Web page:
I had an entry all ready to go. My problem is that I've got this strange fixation with writing my diary entry in the diary entry box. Granted, I KNOW that the diary box is hungry and tends to swallow new entries whole, so that they're never seen again but for the vague traces of clever sentences logged nowhere but in my memory bank. I know this. I know this, yet I still insist upon creating in the box, copying to Word, editing, copying back to the box, and sending it off. Oh, I know. I could write it in Word. I could. But that would be just too simple, wouldn't it? Besides, I don't like the way Word makes the i in the code for Italics a capital letter. It's irritating, in the way that waiters who ask if you want a twist in your martini will bring you an onion instead. That kind of irritating. If I wanted an onion, I'd ask for an onion. If I wanted a capital I, I'd ask for a capital I.
There are many things that I must share with you, and haven't yet. Patience is a virtue, and I thank those of you who have it. And when you're done with it, can I borrow it? Because, patience? It don't live 'round these parts....
Montreal, The Bunac Everyone Everywhere Reunion. (B.E.E.R. But you knew that.)
It was marvellous. It was everything I could have hoped for and more. Not only did we run and jump and play and drink and laugh and trade secrets and eat and dance like our life depended on it, but we actually did stuff, too! It was like the old days in London, when our day-to-day living would be interrupted by bouts of tourism, and we'd go to a museum or a church, or we'd wander a new neighbourhood and discover little treasure chests of stores and markets and such.
You must understand: the camaraderie, the bond that was formed between those who lived at 31 Store St, especially during the summer months of '98... well, there isn't one among us who disagrees with idea that nothing short of magic ties us together. There was something in the water in that hovel of a house that we lived in, I guess. We all marvel at the fact that five years have passed, and yet we all still understand each other like no one in our personal nucleus can.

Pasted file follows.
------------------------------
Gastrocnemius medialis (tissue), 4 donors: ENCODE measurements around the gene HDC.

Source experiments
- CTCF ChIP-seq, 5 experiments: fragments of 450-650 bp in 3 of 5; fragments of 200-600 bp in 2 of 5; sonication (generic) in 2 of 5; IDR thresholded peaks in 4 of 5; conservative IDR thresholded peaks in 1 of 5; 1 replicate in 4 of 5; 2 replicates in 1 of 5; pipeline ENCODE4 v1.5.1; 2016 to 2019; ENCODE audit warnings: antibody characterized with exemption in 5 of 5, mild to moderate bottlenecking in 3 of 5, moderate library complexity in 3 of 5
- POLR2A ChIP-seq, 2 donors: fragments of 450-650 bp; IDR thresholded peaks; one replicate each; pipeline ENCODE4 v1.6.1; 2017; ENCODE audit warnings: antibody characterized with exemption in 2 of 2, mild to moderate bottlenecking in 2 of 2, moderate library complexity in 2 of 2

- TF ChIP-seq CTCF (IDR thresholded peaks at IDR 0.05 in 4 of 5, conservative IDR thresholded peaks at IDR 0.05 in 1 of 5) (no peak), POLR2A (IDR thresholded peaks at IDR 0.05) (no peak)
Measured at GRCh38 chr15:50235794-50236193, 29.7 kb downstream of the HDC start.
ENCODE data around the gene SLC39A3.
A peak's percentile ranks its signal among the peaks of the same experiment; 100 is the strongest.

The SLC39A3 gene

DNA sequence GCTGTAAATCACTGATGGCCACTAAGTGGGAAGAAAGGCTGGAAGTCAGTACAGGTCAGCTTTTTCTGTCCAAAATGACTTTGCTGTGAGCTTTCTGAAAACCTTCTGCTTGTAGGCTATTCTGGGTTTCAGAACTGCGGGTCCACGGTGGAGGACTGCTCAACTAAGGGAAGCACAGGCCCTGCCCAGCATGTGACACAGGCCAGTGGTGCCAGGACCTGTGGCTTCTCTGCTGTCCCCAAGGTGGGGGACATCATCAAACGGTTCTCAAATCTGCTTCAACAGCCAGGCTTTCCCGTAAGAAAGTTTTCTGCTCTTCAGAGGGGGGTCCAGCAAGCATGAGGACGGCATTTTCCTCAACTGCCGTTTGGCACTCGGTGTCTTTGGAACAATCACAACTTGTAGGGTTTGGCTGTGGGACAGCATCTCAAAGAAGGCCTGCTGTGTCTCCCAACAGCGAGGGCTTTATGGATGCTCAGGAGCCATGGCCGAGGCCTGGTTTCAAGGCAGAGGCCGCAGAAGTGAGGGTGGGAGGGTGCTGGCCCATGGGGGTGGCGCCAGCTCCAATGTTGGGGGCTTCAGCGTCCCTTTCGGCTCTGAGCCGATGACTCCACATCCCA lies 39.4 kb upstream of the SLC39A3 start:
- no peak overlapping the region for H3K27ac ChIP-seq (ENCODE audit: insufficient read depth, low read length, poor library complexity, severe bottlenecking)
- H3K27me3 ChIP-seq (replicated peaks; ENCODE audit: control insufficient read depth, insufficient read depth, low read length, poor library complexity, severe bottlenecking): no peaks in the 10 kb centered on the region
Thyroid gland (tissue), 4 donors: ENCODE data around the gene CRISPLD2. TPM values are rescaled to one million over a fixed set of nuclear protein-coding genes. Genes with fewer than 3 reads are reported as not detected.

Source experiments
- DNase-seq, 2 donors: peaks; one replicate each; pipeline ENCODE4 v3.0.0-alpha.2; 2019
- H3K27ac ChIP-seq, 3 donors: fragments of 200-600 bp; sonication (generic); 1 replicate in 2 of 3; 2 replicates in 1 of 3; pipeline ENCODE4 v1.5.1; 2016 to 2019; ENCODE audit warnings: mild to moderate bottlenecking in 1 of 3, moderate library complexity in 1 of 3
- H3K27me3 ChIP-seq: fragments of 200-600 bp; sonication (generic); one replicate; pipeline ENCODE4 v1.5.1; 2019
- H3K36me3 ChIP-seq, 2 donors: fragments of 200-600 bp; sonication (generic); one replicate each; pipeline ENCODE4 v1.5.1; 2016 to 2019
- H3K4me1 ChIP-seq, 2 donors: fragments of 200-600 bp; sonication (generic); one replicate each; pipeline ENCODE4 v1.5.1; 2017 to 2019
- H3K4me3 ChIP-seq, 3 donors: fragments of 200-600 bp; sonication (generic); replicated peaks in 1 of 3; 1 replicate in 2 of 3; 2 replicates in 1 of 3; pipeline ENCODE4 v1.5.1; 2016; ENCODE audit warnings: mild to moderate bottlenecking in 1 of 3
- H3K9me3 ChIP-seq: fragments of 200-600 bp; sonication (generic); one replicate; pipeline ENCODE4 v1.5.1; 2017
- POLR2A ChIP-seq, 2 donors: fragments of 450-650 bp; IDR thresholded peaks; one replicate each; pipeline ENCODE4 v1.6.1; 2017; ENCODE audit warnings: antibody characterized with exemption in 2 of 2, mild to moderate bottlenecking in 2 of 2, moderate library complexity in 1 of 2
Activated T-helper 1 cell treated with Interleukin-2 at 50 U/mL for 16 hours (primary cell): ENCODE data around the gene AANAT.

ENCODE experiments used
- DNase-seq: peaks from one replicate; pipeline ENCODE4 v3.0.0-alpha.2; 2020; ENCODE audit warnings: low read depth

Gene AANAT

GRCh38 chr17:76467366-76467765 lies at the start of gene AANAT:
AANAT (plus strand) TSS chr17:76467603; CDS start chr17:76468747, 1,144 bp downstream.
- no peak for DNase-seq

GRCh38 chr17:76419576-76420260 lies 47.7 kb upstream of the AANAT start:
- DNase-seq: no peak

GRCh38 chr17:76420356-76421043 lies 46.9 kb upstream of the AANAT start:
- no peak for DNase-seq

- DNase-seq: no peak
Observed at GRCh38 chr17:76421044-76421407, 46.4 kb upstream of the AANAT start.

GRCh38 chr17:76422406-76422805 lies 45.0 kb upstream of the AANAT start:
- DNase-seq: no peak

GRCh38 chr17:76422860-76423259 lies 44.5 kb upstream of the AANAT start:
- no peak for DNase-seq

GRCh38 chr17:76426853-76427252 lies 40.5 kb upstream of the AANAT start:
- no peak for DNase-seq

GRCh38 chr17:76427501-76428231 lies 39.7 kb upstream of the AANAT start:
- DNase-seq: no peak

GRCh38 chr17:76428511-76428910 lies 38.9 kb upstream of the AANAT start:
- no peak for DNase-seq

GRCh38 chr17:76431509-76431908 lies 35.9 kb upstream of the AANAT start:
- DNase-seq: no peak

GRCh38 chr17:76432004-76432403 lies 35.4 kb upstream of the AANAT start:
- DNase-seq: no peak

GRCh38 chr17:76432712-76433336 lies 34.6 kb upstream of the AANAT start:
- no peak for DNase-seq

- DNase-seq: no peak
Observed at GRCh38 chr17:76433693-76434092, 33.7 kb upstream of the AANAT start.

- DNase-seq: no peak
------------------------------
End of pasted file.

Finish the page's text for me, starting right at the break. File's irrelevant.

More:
Poppets, you all know that I love to dance, and that I'll never say no to shaking my bottom to a bit of musical syncopation. You all know that I'm not shy on the dance floor... and yet, and yet...
On the Sunday night, with a high sense of celebration, we all went dancing. We got to the club about ten o'clock, and people, I shook it for the next 5 hours, almost without a break. I had no time for drinking, no time to light a cigarette, no time even for chatting up the hottie by the bar. I danced with wild abandon, in a manner I've never known before. I swayed without fear of looking clumsy, looking fat, looking stupid. I danced like I knew I could, and I felt spectacular. I've never danced that hard, for that long, and that well, ever. Dizzy said to me, "Jesus, you know how to move out there!" and I could attribute it to nothing but the company I kept that night.
Don't get me wrong; I love the friends I see every day. I'm comfortable with them. But... the London Cast of '98... they've got a special hold on my comfort zone, and I'm allowed to say anything, do anything, be anything for them in a way that I won't let myself commit to in my own city.
I don't think I've ever laughed as hard or as much as I did during those five days. It's not something that I'm exaggerating in retrospect, either. This is not a rose-coloured memory. It occurred to me several times over the reunion that I was giggling and chortling more than usual and it felt wonderful. Stella and Dizzy and I... we laugh more than we speak, and it's the most honest laughter in the world. I think the best way to explain it is this. You know when you've got something in your head, and when you're thinking it through, it's clever or witty or particularly hard-hitting and intelligent? Except, when you actually say it, it doesn't have the same punch it did in your head, right? It may sound cluttered and stupid, or it may fall flat. Right. Well. In Montreal, it didn't happen. Just like in London it didn't happen. It's like all the grace and style that I may create with words in my head actually comes out, and lands on the table the way it was intended to land. And the best part is that it happens like that for everyone else, too. No one outdoes each other, either. No one monopolises, no one steals anyone's thunder... somehow, everyone has an oar, and everyone knows when and how to row.
It's hard to explain, poppets. All I know is that organising this reunion was the most rewarding thing I've done in a long time, and I can't wait until we do it again.
That Sunday night, during one of the rare 30 or 40 seconds that I had the sense to sit down and give my weaker leg a rest, Stella perched on the stool beside me, lit up a smoke, and grinned at me. We looked out at the floor and watched our fellow Londonites dance - even the ones who claimed not to dance were dancing as if they were born on the floor. And Stella said to me, "Just think; these are your favourite people in the world, and look how happy you've made them." It warmed me to the core, but I have to admit that the truth of the matter is this: these are indeed my favourite people in the world... look how happy they make me...
Sushi and sangria and sunshine. Old Montreal and art lessons that explained what Holy Sperm was. Irish bands and Irish jigs and Oirish pubs. Boy smells and methane. More alcohol than you can shake a stick at. Laughter... so much laughter...
God, it was wonderful.
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